‘Prettified,’ half-baked characterizations weigh down frothy rom-com
Which self-respecting woman would share her bed with a good-looking stranger, even in the guise of kindness? Carla Abellana does just that in Jun Lana’s “So It’s You”—and even attends her ex-fiancé’s wedding!
The fun but frothily predictable rom-com casts the pretty actress as Lira Macaspac, a kooky, “exceedingly” fashion-forward medical representative who gets her heart broken when her dashing groom, Tony Ferrer (JC de Vera), leaves her waiting in vain at the altar.
Even when Tony ends up marrying the creepily “unhinged” Pauleen (Gee Canlas, who’s getting more over-the-top with every new role), Lira still finds a convenient excuse to get promising shoe designer cum single father Goryo Acuyong (Tom Rodriguez), her newfound Knight in Shining Armor, to pretend to be her new squeeze—to make her disloyal former beau jealous!
The situation gets dicier when Pauleen inexplicably breaks up with Tony, and gives Lira the perfect timing she needs to get back the man who, she believes, rightfully belongs to her—but, at whose expense?
The sensitive Goryo has fallen in love with Lira, but she’s too caught up in her calculated ruse to notice. His admission throws everything off-balance. When it looks like Lira will finally get what she wants, she realizes that there’s more to life than manipulation and vengeance.
Lana breezily handles this hefty wedge of exposition and back stories, and comes up with a zippy and entertaining first act. Unfortunately, it goes off-kilter when implausibilities rear their ugly heads and, as a result, muddle the narrative.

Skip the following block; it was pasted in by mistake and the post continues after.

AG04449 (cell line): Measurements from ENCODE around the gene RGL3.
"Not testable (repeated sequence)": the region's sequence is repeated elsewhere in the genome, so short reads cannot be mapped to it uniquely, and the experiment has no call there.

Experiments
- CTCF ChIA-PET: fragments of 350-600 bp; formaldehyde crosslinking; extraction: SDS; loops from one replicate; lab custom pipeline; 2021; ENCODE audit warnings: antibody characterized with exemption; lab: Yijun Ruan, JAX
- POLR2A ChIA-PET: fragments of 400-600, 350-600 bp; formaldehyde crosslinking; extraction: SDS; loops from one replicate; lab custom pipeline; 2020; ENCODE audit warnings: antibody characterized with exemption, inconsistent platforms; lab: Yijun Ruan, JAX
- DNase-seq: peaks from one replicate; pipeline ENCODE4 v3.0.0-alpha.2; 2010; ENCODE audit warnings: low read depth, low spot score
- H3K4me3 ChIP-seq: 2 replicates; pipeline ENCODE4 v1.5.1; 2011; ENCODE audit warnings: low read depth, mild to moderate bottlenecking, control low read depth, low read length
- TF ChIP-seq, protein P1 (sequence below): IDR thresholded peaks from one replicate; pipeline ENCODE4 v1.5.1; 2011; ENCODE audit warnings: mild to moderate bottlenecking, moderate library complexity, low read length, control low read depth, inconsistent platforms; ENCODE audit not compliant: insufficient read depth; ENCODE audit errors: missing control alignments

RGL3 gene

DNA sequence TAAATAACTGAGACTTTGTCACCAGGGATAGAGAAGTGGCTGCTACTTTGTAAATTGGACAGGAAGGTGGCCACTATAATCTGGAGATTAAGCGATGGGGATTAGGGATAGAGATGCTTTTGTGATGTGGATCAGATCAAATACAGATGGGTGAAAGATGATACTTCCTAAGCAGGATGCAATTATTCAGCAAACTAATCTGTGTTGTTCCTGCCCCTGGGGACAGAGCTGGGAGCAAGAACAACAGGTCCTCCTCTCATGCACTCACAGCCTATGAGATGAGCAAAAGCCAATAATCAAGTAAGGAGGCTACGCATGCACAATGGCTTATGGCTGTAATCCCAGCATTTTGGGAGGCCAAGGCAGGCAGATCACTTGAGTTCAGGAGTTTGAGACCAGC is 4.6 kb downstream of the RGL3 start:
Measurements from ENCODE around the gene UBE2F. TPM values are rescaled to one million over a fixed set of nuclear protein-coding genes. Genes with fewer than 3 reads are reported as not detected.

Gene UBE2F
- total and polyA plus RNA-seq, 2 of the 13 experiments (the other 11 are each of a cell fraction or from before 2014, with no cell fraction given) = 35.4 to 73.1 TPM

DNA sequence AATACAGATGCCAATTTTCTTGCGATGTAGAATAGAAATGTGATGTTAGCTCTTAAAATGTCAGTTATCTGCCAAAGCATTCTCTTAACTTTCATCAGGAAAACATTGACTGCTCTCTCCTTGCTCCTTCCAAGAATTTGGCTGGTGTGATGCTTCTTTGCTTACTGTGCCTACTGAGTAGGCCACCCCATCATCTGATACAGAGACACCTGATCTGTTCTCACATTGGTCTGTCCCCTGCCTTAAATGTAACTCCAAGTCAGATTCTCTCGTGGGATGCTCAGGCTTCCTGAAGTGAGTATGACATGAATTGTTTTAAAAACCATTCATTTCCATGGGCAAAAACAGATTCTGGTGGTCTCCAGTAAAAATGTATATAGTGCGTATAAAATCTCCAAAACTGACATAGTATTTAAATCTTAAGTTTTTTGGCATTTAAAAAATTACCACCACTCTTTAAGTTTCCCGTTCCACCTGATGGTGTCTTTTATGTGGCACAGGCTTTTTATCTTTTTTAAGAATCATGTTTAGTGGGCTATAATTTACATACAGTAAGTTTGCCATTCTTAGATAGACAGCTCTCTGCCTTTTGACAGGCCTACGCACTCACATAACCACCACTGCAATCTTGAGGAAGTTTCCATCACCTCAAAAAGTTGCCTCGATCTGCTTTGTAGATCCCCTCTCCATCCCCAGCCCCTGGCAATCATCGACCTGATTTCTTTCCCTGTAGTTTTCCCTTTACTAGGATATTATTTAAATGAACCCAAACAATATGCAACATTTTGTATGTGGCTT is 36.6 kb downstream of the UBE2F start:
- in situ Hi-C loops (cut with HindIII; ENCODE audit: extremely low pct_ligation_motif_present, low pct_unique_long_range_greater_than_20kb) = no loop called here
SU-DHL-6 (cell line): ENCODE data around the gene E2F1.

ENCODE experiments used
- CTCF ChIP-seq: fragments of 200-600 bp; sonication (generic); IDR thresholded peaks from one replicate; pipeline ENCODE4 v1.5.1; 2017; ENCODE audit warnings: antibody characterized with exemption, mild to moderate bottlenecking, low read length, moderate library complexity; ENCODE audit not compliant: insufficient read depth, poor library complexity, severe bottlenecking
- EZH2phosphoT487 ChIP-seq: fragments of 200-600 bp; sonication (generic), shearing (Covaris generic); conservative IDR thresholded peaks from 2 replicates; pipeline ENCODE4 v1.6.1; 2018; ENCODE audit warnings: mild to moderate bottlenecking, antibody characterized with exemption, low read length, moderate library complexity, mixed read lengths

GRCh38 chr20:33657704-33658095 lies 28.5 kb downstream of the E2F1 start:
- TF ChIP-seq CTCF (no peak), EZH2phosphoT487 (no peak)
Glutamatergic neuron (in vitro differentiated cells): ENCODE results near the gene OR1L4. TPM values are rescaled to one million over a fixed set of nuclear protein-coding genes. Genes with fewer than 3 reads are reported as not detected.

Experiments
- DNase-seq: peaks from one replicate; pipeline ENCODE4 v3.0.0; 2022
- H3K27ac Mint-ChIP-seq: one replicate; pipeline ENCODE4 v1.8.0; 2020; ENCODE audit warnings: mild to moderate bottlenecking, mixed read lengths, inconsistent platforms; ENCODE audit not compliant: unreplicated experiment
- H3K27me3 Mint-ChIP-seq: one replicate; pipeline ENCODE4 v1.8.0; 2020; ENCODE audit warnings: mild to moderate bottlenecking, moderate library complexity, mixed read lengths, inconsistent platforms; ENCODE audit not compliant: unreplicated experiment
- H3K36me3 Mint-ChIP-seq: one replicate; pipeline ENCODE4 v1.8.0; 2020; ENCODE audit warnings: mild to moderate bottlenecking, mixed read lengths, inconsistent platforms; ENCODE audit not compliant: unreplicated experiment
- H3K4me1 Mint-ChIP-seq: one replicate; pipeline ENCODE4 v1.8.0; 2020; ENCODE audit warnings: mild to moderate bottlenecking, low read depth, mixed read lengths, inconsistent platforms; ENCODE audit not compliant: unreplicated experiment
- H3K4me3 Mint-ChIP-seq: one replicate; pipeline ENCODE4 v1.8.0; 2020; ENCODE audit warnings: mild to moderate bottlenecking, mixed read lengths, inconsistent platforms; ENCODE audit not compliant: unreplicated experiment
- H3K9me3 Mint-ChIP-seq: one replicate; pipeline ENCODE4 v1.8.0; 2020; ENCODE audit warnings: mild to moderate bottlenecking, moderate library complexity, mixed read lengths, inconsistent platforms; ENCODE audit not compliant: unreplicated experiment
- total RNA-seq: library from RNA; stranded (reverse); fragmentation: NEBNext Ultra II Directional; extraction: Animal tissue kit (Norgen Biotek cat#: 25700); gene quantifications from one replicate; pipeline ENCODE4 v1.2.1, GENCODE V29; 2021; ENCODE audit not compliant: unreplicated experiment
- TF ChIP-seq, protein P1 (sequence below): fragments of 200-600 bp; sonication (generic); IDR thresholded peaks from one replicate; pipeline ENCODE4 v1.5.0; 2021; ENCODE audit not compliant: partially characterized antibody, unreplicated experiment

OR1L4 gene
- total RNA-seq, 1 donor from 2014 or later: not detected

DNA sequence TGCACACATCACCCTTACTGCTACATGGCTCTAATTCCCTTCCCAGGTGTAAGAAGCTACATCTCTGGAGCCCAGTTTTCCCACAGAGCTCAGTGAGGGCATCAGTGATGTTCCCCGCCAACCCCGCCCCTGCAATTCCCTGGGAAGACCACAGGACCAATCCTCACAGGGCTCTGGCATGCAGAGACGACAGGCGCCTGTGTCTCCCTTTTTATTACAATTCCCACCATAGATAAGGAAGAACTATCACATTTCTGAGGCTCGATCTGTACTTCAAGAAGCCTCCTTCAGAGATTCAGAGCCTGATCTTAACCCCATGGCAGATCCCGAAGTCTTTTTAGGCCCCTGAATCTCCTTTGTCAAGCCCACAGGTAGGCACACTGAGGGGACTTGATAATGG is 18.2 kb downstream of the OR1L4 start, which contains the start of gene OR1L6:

True, the film’s feather-light tone shouldn’t be taken seriously, but you still need a whiff of believability to suspend disbelief that a supposedly smart albeit indecisive woman hardly notices the red herrings and red flags staring her in the face.
That said, we must note that this is the most fun we’ve had with a “mainstream” film by Lana—it’s devoid of the annoying and irksome excesses that made “Yesterday, Today and Tomorrow” and “My Neighbor’s Wife” underwhelming viewing experiences.
(His forays into indie filmmaking, like the precious “Bwakaw,” are another matter, however—and we can’t wait to see the festival-circuit favorite, “Mga Kuwentong Barbero,” which has yet to be shown in local theaters.)
De Vera looks good and carries himself confidently in pretty much a disposable role, and there’s no attempt to clarify why he does what he does—he is what his one-dimensional character requires.
Rodriguez has a likable presence and is just as photogenic, but he needs to do something about his distracting speaking voice, which tends to crack “dramatically” when he delivers his lines.
On the other hand, his bedimpled leading lady is no slouch at showing dramatic moments of wistfulness and grief, but doesn’t quite exude the kookiness required by the role—think Jolina Magdangal in her ABS-CBN heyday. This makes for a “prettified” but half-baked characterization.
The script explains Lira’s tacky excesses, however—her loving but loony family became nouveau riche when her father won the lottery five years ago. The lovely Abellana plays her too prim, polished and proper, and carries herself as a sheltered kolehiyala would—which is alright if you’re going for shallow and insubstantial.
For someone as “thespically able” as she, Carla should learn to lose herself in a role—and not just settle for “OK na ‘yan!”
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